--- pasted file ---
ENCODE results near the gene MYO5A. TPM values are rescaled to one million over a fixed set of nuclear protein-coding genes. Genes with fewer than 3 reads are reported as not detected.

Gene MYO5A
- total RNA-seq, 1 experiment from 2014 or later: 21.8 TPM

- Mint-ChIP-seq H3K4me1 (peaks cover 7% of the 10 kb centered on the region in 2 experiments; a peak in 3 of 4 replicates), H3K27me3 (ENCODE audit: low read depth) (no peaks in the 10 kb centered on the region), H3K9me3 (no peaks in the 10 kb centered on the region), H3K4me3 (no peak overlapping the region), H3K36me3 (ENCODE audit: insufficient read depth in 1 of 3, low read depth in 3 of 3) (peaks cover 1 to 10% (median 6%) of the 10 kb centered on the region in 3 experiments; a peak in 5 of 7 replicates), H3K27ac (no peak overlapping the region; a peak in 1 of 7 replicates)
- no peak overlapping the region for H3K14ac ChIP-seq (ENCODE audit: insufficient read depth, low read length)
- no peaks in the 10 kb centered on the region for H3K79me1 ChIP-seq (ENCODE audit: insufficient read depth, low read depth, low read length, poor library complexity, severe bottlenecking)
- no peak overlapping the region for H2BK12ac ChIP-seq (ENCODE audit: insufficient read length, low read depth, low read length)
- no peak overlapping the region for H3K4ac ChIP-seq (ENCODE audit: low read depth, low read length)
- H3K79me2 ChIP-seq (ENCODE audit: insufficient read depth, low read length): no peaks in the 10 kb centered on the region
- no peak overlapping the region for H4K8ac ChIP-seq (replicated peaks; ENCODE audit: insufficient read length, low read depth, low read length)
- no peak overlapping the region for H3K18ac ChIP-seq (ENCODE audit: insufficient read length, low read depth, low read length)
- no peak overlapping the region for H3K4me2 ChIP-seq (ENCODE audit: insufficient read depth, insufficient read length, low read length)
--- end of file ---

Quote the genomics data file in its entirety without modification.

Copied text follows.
ENCODE results near the gene MYO5A. TPM values are rescaled to one million over a fixed set of nuclear protein-coding genes. Genes with fewer than 3 reads are reported as not detected.

Gene MYO5A
- total RNA-seq, 1 experiment from 2014 or later: 21.8 TPM

- Mint-ChIP-seq H3K4me1 (peaks cover 7% of the 10 kb centered on the region in 2 experiments; a peak in 3 of 4 replicates), H3K27me3 (ENCODE audit: low read depth) (no peaks in the 10 kb centered on the region), H3K9me3 (no peaks in the 10 kb centered on the region), H3K4me3 (no peak overlapping the region), H3K36me3 (ENCODE audit: insufficient read depth in 1 of 3, low read depth in 3 of 3) (peaks cover 1 to 10% (median 6%) of the 10 kb centered on the region in 3 experiments; a peak in 5 of 7 replicates), H3K27ac (no peak overlapping the region; a peak in 1 of 7 replicates)
- no peak overlapping the region for H3K14ac ChIP-seq (ENCODE audit: insufficient read depth, low read length)
- no peaks in the 10 kb centered on the region for H3K79me1 ChIP-seq (ENCODE audit: insufficient read depth, low read depth, low read length, poor library complexity, severe bottlenecking)
- no peak overlapping the region for H2BK12ac ChIP-seq (ENCODE audit: insufficient read length, low read depth, low read length)
- no peak overlapping the region for H3K4ac ChIP-seq (ENCODE audit: low read depth, low read length)
- H3K79me2 ChIP-seq (ENCODE audit: insufficient read depth, low read length): no peaks in the 10 kb centered on the region
- no peak overlapping the region for H4K8ac ChIP-seq (replicated peaks; ENCODE audit: insufficient read length, low read depth, low read length)
- no peak overlapping the region for H3K18ac ChIP-seq (ENCODE audit: insufficient read length, low read depth, low read length)
- no peak overlapping the region for H3K4me2 ChIP-seq (ENCODE audit: insufficient read depth, insufficient read length, low read length)